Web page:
Friday, September 11, 2009

pop quiz, hotshot:

Q: How do ingredients differ between a pound cake and a sponge cake?

(tick tock tick tock tick tock, time's up!)

A: They don't! They both have equal parts butter, sugar, egg and flour. The absolute only difference is the mixing method. Use the creaming method - whipping the butter and sugar together first, produces little air bubbles and therefore denser pound cake. Using the foaming method, whipping the eggs and sugar together first, produces lots of big bubbles and therefore the airy sponge cake. There are lots of variations, and I'm learning what happens when you add more eggs, other leavening agents (baking powder/baking soda), reduce butter, use different flours, etc.

I'm starting to see how it's all a continuum - that pasta, bread, cookies, cakes, muffins, pancakes, fritters, etc. are all a few basic ingredients in different ratios. (See previous posts for how awesome this book Ratio is.) I find it so liberating to walk into the kitchen and say to myself - hmm..perhaps I will make a sponge cake, or a pear-ginger bread (that's my plan for later today), or heart-shaped pancakes (yes I actually got heart-shaped molds, I was feeling in love) and I can just DO it, without sifting through recipes. I can be creative with cooking, but alas, finally, I can do the same with baking!

If you think I'M excited about this stuff, you should hear the author. He usually keeps his passion in check enough so that people won't commit him somewhere, but once in a while it escapes. An example:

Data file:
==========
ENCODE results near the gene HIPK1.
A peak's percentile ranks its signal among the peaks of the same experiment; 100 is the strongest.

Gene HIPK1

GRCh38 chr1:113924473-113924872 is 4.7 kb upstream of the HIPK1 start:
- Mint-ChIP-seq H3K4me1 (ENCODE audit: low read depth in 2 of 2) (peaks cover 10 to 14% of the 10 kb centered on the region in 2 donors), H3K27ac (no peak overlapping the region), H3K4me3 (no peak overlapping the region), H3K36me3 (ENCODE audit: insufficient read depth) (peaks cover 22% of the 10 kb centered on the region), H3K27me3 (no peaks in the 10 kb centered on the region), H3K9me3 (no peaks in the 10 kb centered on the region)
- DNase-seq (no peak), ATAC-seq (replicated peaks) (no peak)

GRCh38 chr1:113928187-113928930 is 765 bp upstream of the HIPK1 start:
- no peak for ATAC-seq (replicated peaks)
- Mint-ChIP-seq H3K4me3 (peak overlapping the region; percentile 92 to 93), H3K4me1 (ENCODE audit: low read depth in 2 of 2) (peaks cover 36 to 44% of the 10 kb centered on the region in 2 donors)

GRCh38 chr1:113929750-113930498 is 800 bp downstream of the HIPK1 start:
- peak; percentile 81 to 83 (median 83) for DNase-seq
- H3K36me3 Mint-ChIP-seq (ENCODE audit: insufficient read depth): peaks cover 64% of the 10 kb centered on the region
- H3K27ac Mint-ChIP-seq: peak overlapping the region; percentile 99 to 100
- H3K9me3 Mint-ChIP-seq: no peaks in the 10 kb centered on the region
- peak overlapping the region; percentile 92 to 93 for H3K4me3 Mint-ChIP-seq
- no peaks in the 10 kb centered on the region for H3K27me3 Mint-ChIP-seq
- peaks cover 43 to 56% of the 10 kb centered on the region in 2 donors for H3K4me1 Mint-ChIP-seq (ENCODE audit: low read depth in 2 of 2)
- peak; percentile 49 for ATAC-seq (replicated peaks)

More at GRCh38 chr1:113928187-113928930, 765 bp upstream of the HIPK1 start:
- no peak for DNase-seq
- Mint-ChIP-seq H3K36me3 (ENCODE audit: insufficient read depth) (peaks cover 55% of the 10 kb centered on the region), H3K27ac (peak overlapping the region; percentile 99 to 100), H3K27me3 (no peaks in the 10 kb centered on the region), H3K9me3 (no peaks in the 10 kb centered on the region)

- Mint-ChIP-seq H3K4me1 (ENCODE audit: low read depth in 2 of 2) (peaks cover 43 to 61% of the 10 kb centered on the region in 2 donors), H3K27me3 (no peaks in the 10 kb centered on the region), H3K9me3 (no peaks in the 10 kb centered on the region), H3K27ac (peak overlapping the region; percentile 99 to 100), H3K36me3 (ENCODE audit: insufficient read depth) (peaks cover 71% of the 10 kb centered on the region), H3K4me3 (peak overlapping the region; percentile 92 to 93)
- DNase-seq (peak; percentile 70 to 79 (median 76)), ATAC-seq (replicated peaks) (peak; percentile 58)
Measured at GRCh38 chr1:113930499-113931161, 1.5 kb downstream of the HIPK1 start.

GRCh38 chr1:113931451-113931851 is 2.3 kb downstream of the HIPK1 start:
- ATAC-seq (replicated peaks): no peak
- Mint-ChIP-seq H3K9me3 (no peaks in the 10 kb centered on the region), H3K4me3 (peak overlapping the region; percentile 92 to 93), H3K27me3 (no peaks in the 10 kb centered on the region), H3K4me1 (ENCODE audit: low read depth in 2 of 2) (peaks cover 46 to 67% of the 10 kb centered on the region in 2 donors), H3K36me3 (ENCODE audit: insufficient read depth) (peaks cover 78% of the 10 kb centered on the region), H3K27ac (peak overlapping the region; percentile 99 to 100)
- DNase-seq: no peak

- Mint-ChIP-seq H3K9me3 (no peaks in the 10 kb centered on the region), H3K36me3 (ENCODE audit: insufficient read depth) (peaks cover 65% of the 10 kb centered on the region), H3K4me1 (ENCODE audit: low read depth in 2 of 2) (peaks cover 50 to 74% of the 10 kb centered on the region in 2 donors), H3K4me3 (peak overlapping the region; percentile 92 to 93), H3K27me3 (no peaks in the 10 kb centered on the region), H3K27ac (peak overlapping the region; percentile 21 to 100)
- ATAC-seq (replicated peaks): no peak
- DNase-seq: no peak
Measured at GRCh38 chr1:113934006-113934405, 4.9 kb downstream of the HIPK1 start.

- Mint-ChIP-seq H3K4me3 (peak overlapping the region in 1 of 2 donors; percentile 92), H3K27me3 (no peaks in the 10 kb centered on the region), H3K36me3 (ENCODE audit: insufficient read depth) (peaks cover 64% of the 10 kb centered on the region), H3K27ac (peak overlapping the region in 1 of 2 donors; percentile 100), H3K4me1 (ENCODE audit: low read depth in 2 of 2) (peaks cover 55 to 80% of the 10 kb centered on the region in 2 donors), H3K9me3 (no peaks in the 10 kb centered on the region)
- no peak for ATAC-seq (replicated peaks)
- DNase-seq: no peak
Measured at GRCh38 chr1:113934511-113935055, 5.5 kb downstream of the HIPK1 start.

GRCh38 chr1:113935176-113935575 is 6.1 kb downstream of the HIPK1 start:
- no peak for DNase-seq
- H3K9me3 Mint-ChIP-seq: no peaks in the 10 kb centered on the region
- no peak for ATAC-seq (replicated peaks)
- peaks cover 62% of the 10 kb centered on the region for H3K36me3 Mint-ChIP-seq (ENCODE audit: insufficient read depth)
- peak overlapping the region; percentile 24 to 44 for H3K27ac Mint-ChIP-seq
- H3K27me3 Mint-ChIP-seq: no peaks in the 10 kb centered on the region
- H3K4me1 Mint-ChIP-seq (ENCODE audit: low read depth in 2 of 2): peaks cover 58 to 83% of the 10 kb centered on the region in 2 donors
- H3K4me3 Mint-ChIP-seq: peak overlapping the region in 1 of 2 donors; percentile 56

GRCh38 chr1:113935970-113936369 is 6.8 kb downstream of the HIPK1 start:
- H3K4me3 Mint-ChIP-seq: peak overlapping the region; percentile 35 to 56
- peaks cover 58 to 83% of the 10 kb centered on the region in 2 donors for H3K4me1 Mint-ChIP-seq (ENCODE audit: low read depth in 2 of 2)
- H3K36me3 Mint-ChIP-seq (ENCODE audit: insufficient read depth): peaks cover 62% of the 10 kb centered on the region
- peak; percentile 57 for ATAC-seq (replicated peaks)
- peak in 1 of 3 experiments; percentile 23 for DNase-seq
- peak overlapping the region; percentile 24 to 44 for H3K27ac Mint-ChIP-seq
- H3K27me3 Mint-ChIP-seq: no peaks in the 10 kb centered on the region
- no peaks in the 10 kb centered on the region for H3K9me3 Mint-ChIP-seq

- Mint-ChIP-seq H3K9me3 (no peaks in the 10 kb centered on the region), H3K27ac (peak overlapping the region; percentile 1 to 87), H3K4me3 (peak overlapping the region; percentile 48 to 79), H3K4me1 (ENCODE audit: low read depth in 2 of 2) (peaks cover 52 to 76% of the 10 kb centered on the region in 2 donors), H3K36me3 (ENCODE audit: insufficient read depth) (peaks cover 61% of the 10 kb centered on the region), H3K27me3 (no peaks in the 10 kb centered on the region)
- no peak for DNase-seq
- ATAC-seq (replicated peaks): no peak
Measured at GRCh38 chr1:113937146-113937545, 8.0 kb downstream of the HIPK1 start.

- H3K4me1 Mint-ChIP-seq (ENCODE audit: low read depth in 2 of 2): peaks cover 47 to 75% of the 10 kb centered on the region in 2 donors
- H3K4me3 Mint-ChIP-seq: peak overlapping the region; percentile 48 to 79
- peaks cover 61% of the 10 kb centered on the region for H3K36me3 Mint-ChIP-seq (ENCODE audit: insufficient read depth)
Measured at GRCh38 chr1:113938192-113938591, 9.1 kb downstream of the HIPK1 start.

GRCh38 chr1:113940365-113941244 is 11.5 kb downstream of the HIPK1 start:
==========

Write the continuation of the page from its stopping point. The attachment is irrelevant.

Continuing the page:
And I think that people who are gifted pastry chefs have simply seen the crepe-cake continuum more clearly for longer, rather than seeing crepe equaling one set of instructions, cake another, and so have been able to improvise; they understand how small adjustments in fat, flour, egg, and sugar can result in satisfying nuances of lightness and delicacy or richness in flavor and texture. It's all one thing.

Which is why I love cooking. It's all one thing. Which is the ultimate comfort in a life fraught with uncertainty and questions. Which is why I don't fear dying. Which is what I'd put on my headstone if I thought being buried in the ground mattered: "It's all one thing." Which is why I love batters.

Michael Ruhlman

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